Reagan, as recently as July 10 said, “I don’t believe in
the old tradition of picking someone at the opposite end
of the political spectrum because he call get some votes
you can’t get yourself.” *
So much for honesty.
Politically, Schweiker is committing suicide, if he
believes that Reagan will give him anything more to do
than in a figurehead role, you’ve got to wonder about
the intelligence of the man Reagan wants to.put one
heart beat away from the presidency.
But the Schweiker deal isn’t the only one that Reagan
has up his sleeve in order to divert democracy to his
own.personal course. For example, .previously It had
been reported and confirmed by Reagan staffers that a
plan was under consideration to have delegates
committed to President Ford because of the primary
Certainly it is legitimate for members of the Collegian or
' Wade
us the phone
EN get JIMKy
results but who were really supporting Reagan, abstain
or not’ vote in the first or second ballot. That would
assure that Ford couldn't take the nomination and thign
the undercover Reagan supporters could legally change
their vote to Reagan during later ballots.
Politically, it is a beautiful piece of maneuvering. B&t
it denys the mandate given to the delegates by the
people of their state. What Ro,nald Reagan is saying t#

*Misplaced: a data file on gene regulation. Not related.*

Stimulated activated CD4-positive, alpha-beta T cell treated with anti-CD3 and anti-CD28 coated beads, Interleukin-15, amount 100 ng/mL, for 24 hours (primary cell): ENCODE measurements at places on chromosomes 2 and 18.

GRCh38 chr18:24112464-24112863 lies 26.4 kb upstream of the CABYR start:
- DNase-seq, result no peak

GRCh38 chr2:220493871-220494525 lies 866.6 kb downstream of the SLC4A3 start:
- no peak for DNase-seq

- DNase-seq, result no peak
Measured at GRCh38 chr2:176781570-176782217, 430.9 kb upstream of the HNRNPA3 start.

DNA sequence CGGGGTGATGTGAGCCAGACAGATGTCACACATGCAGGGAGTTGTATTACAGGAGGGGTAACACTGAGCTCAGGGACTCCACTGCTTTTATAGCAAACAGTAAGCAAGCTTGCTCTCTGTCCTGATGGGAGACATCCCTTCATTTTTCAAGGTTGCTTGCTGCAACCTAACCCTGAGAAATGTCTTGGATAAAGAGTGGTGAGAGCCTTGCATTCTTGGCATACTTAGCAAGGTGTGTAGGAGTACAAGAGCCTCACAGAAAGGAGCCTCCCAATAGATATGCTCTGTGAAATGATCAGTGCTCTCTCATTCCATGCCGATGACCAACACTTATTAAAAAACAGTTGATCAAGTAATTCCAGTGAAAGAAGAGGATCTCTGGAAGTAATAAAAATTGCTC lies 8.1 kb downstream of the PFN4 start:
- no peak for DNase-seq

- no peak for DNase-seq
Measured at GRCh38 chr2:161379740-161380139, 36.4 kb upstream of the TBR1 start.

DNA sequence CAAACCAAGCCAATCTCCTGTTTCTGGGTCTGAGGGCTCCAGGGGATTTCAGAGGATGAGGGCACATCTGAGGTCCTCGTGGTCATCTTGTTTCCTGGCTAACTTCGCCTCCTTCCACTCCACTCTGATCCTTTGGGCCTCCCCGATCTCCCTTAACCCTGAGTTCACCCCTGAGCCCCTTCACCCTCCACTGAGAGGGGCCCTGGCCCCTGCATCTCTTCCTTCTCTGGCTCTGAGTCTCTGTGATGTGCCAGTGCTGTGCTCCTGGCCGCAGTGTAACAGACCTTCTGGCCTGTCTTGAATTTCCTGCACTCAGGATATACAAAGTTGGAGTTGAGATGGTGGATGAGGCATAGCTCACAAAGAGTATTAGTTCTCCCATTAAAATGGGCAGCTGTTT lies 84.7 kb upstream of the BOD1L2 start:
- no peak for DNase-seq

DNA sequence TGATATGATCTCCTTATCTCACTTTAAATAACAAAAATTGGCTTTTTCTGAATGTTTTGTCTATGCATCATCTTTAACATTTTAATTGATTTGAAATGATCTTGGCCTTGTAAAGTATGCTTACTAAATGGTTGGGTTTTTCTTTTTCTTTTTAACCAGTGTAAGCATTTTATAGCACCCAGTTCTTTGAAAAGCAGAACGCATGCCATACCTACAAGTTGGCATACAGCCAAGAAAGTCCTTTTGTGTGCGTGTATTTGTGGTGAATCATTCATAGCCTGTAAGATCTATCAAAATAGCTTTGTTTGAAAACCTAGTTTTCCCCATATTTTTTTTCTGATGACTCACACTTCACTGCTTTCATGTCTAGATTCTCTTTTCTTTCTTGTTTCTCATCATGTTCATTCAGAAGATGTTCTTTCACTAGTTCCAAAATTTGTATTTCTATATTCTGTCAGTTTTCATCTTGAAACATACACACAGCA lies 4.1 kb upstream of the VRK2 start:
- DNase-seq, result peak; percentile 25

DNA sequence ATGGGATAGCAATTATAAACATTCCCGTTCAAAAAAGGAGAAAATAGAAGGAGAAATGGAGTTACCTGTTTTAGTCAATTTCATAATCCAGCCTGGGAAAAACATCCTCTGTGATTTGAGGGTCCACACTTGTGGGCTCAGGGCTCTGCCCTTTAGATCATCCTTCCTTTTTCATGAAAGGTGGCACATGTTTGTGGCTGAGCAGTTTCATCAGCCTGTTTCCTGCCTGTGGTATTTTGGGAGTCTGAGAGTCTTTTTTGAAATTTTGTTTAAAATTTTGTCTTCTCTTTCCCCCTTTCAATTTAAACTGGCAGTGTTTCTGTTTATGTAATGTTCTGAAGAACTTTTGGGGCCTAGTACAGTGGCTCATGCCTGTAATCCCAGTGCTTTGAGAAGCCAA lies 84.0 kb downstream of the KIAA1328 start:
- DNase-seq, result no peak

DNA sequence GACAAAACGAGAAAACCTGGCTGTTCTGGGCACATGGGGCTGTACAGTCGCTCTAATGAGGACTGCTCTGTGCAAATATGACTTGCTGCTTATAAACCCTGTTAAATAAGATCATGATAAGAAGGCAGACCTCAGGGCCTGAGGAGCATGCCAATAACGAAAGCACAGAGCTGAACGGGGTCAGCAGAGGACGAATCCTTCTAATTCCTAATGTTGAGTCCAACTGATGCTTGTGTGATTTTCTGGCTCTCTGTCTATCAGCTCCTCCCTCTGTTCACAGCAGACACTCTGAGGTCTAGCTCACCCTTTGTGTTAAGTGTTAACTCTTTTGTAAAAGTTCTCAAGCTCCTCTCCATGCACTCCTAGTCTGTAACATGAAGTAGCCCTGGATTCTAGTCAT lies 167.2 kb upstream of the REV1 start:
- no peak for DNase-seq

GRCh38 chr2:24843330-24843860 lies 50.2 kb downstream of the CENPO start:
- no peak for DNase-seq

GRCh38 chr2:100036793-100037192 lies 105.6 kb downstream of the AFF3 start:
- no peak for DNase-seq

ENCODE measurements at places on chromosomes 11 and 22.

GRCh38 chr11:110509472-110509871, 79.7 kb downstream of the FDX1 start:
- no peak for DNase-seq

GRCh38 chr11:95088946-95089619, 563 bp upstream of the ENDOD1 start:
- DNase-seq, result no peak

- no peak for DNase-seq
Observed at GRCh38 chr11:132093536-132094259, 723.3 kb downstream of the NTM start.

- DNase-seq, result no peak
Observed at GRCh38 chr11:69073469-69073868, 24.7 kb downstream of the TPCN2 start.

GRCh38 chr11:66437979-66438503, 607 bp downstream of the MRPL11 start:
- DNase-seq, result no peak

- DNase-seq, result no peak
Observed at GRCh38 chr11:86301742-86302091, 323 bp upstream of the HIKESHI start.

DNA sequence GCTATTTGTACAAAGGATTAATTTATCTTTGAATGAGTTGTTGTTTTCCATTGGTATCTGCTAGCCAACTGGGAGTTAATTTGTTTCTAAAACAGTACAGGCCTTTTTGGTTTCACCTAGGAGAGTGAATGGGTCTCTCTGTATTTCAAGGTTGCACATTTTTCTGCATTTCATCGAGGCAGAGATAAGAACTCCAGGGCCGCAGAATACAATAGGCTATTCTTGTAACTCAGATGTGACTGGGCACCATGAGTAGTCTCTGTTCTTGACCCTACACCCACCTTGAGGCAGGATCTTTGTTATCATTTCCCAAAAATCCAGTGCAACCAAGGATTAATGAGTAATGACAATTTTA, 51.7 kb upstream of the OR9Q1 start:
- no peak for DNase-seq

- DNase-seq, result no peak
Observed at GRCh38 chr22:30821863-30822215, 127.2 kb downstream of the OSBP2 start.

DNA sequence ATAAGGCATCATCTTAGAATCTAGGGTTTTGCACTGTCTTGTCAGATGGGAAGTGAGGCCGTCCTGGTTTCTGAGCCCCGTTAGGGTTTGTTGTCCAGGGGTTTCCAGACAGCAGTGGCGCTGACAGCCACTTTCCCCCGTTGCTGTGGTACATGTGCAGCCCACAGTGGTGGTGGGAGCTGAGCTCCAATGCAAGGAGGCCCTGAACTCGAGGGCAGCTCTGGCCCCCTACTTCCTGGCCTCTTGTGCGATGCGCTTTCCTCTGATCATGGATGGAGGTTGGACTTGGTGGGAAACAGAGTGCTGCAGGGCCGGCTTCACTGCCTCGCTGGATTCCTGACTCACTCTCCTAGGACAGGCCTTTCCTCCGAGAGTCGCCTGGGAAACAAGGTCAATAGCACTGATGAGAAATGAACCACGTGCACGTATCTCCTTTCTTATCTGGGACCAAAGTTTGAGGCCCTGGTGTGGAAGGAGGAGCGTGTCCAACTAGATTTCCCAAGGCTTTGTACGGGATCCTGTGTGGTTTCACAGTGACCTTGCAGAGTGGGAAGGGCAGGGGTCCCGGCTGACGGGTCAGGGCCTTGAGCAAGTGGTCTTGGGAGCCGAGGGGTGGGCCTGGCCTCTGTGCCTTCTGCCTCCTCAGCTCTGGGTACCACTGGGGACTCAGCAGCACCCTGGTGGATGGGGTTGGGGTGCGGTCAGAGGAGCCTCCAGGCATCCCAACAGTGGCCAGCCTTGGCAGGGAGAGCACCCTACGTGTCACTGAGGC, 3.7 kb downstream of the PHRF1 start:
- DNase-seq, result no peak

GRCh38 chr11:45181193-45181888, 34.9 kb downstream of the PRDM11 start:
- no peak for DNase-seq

thbse people is that they have no right to choose tf\e
nominee of their party.
Perhaps the only thing thjt could result in the new
game show’s demise is that it resembles a great deal
that popular series from the summer of 1973 "Sam
Ervin and the Watergate Hearings.” For those of you
who don’t remember, Senator Sam and his. boys hqpV
great fun in revealing all of the tricks and treats Richard
Nixon and his gang at the White House had in store for
the people of the country.
During the run of the show, political deals were
uncovered, complex plans to keep the American people
from having their mandate carried out were revealed aijjl
the reputations of men who were considered honest aiyl
intelligent were destroyed. , «
There is an outside chance that the American pubitc
grew- tired of these sorts of-things back In .1973 afld
won’t stand for the same thing again this summer.
Maybe this time they will stand up for what they believe
is right and won’t let some third-rate movie actor trade
some political deals for 4 a nomination to the highest
office in the land. Because if they don’t, there is goad
possibility that the old television formula of copyin{£a
winner will again prevail. And once again the people of
America will have to sit in front of their television sets
and have a senate Investigating panel unravel the
workings of their government for them. “
Oh, how I hate re-runs. . . *
anyone else to disagree with Carter’s stand on any issue. Such
disagreements are the essence,of democratic politics. What<is
not legitimate, however, is to caricature any candidate who hfcs
hundreds of pages of position papers,as lacking positions pn
issues. Again, this letter is an open invitation to anyone who
feels that Carter is unclear on any issue to come to speak wftlry
me to discuss Carter’s stand on that issue.
P.S.: It is indeed possible to have both a nice smile and good,
clear positions on issues! -
Summer Editor
Robert E. O’Connor
Assistant Profess'or
Business Manager